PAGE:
There is a faux-weightiness to “Reptile,” from its bombastic score to unexpectedly swooping camera moves that speak as much to Singer’s background as a music-video director as to the misplaced sense that this story is much bigger and grander than it truly is. Del Toro is unquestionably the best part of the film, not just because he’s so omnipresent throughout much of the proceedings, but because his naturally off-kilter performance style lends itself well to a character whose background seems deliberately enigmatic, and who gets plagued by mild paranoia at home and at work. But the rest of the cast is similarly overqualified for the material, from Eric Bogosian as Judy’s uncle/the local police captain to Silverstone to Ato Essandoh as Nichols’ partner. Timberlake is somewhat overmatched by the twists and turns inherent in his character; it doesn’t help matters when Singer’s grandiloquent style only serves to heighten the awkward performance, as when Will angrily shouts at two lookie-loos of his girlfriend’s murder scene and the camera zooms in close to his face.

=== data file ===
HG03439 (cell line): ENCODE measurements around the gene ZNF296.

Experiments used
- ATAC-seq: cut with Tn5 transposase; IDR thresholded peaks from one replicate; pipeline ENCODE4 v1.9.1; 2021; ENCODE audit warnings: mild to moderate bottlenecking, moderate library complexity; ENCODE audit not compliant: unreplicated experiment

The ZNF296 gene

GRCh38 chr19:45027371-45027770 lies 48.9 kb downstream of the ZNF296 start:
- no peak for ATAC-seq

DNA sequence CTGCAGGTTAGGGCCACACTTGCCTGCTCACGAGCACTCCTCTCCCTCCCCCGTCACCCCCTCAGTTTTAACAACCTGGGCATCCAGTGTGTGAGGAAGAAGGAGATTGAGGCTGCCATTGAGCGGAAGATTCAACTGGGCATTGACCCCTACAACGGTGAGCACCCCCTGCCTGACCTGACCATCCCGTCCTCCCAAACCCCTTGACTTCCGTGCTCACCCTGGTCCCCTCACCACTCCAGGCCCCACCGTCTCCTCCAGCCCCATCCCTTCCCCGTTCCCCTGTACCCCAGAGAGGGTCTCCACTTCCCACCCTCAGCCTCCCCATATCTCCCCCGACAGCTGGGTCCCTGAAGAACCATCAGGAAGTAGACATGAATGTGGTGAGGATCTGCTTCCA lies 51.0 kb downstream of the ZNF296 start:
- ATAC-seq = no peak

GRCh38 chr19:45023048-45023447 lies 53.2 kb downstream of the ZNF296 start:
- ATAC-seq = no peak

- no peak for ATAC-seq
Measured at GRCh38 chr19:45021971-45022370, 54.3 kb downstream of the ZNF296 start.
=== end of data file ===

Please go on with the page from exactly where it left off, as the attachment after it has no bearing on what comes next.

The imbalance of tones is what makes “Reptile” hard to square. The murder, as well as the eventual and very convoluted reveal of what inspired the crime, is as grim as the bleak setting of the film, a suburbia with overgrown plants and weeds everywhere. But the sides of this story, from Tom and Judy’s passion for square-dancing (because who doesn’t want the reunion of the stars of the 1997 film “Excess Baggage” to include allemandes left and right) to Tom’s dream of a nicer kitchen, feel carted in from a different story. Allowing gallows humor into a dark crime procedural is both expected and welcome, but the way this film tries to add in its own unique and quirky personality would only fit if the crime was less disturbing or the criminals less obvious and gruff. (To the point about it being obvious, it becomes nakedly so who’s involved about halfway through, but Nichols takes a lot longer to arrive at that conclusion.)
“Reptile,” aside from having an inexplicable title, has a few redeeming qualities. We don’t need further proof at this point that Benicio del Toro deserves his Academy Award, but “Reptile” certainly serves as a reminder that he’s an immensely gifted performer. Grant Singer as a director has some promise, even if some of the flash and style he brings only works against the story he’s telling. But his script is less self-assured. Where “Prisoners,” for example, rose above feeling like an expanded “Law and Order”-style TV drama thanks to the flair of director Denis Villeneuve, “Reptile” rarely ever lifts off the ground as anything more than just an overstuffed crime drama. But yes, it’s true: the kitchens do look nice here.
/Film Rating: 5 out of 10